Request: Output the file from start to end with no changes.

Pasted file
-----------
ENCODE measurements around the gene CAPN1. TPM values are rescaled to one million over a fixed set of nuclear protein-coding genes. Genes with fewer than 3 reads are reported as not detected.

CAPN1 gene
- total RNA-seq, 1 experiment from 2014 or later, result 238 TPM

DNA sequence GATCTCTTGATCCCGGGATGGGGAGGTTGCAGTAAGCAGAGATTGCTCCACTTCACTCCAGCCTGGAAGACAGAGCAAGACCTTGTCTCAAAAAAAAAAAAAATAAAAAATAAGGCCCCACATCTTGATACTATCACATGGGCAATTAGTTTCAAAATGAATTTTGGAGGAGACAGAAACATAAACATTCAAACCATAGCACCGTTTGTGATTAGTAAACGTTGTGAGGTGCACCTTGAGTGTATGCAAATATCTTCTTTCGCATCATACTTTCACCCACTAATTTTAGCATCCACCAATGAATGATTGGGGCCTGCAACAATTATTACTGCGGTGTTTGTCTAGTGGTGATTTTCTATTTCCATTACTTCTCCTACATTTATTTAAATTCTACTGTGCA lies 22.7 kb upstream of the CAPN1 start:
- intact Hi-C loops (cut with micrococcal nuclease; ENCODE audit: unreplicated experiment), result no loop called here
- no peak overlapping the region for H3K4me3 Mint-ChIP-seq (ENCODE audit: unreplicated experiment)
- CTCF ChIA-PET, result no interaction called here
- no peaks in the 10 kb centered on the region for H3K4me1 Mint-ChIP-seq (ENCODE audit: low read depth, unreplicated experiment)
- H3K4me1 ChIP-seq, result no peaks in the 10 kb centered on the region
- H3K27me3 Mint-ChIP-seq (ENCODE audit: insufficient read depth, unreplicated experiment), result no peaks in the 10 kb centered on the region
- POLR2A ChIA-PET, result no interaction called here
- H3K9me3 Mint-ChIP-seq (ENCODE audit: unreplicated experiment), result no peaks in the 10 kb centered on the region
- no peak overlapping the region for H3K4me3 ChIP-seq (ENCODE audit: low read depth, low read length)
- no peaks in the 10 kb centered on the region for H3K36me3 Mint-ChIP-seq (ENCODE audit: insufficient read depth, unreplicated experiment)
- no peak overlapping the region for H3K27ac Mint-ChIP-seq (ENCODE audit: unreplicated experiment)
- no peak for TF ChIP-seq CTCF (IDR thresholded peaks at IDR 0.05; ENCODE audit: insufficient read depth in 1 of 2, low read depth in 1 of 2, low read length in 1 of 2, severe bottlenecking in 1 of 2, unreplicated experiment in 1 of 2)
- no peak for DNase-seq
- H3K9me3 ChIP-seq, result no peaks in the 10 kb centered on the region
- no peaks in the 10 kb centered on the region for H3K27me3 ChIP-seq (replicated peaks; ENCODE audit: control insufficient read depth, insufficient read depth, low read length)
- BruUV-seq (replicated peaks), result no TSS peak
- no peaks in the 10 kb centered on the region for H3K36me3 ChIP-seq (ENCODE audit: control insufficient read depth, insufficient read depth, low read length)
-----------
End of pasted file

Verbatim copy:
ENCODE measurements around the gene CAPN1. TPM values are rescaled to one million over a fixed set of nuclear protein-coding genes. Genes with fewer than 3 reads are reported as not detected.

CAPN1 gene
- total RNA-seq, 1 experiment from 2014 or later, result 238 TPM

DNA sequence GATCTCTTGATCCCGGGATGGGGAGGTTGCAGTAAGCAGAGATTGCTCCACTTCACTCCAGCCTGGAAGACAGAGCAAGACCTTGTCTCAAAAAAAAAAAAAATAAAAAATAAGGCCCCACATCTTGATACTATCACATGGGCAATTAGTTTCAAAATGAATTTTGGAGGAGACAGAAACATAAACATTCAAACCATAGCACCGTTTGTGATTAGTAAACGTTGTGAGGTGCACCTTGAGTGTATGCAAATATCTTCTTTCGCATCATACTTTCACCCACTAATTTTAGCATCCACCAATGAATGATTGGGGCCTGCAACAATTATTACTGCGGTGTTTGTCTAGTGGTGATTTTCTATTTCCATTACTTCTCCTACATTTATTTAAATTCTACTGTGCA lies 22.7 kb upstream of the CAPN1 start:
- intact Hi-C loops (cut with micrococcal nuclease; ENCODE audit: unreplicated experiment), result no loop called here
- no peak overlapping the region for H3K4me3 Mint-ChIP-seq (ENCODE audit: unreplicated experiment)
- CTCF ChIA-PET, result no interaction called here
- no peaks in the 10 kb centered on the region for H3K4me1 Mint-ChIP-seq (ENCODE audit: low read depth, unreplicated experiment)
- H3K4me1 ChIP-seq, result no peaks in the 10 kb centered on the region
- H3K27me3 Mint-ChIP-seq (ENCODE audit: insufficient read depth, unreplicated experiment), result no peaks in the 10 kb centered on the region
- POLR2A ChIA-PET, result no interaction called here
- H3K9me3 Mint-ChIP-seq (ENCODE audit: unreplicated experiment), result no peaks in the 10 kb centered on the region
- no peak overlapping the region for H3K4me3 ChIP-seq (ENCODE audit: low read depth, low read length)
- no peaks in the 10 kb centered on the region for H3K36me3 Mint-ChIP-seq (ENCODE audit: insufficient read depth, unreplicated experiment)
- no peak overlapping the region for H3K27ac Mint-ChIP-seq (ENCODE audit: unreplicated experiment)
- no peak for TF ChIP-seq CTCF (IDR thresholded peaks at IDR 0.05; ENCODE audit: insufficient read depth in 1 of 2, low read depth in 1 of 2, low read length in 1 of 2, severe bottlenecking in 1 of 2, unreplicated experiment in 1 of 2)
- no peak for DNase-seq
- H3K9me3 ChIP-seq, result no peaks in the 10 kb centered on the region
- no peaks in the 10 kb centered on the region for H3K27me3 ChIP-seq (replicated peaks; ENCODE audit: control insufficient read depth, insufficient read depth, low read length)
- BruUV-seq (replicated peaks), result no TSS peak
- no peaks in the 10 kb centered on the region for H3K36me3 ChIP-seq (ENCODE audit: control insufficient read depth, insufficient read depth, low read length)